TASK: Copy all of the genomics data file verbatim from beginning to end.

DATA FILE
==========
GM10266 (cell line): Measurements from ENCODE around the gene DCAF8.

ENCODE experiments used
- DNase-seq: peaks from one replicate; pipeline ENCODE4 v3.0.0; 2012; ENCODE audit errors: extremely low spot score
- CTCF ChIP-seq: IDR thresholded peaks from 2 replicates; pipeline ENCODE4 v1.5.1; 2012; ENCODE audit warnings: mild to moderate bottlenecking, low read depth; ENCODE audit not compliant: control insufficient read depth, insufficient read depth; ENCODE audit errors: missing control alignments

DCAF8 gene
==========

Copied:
GM10266 (cell line): Measurements from ENCODE around the gene DCAF8.

ENCODE experiments used
- DNase-seq: peaks from one replicate; pipeline ENCODE4 v3.0.0; 2012; ENCODE audit errors: extremely low spot score
- CTCF ChIP-seq: IDR thresholded peaks from 2 replicates; pipeline ENCODE4 v1.5.1; 2012; ENCODE audit warnings: mild to moderate bottlenecking, low read depth; ENCODE audit not compliant: control insufficient read depth, insufficient read depth; ENCODE audit errors: missing control alignments

DCAF8 gene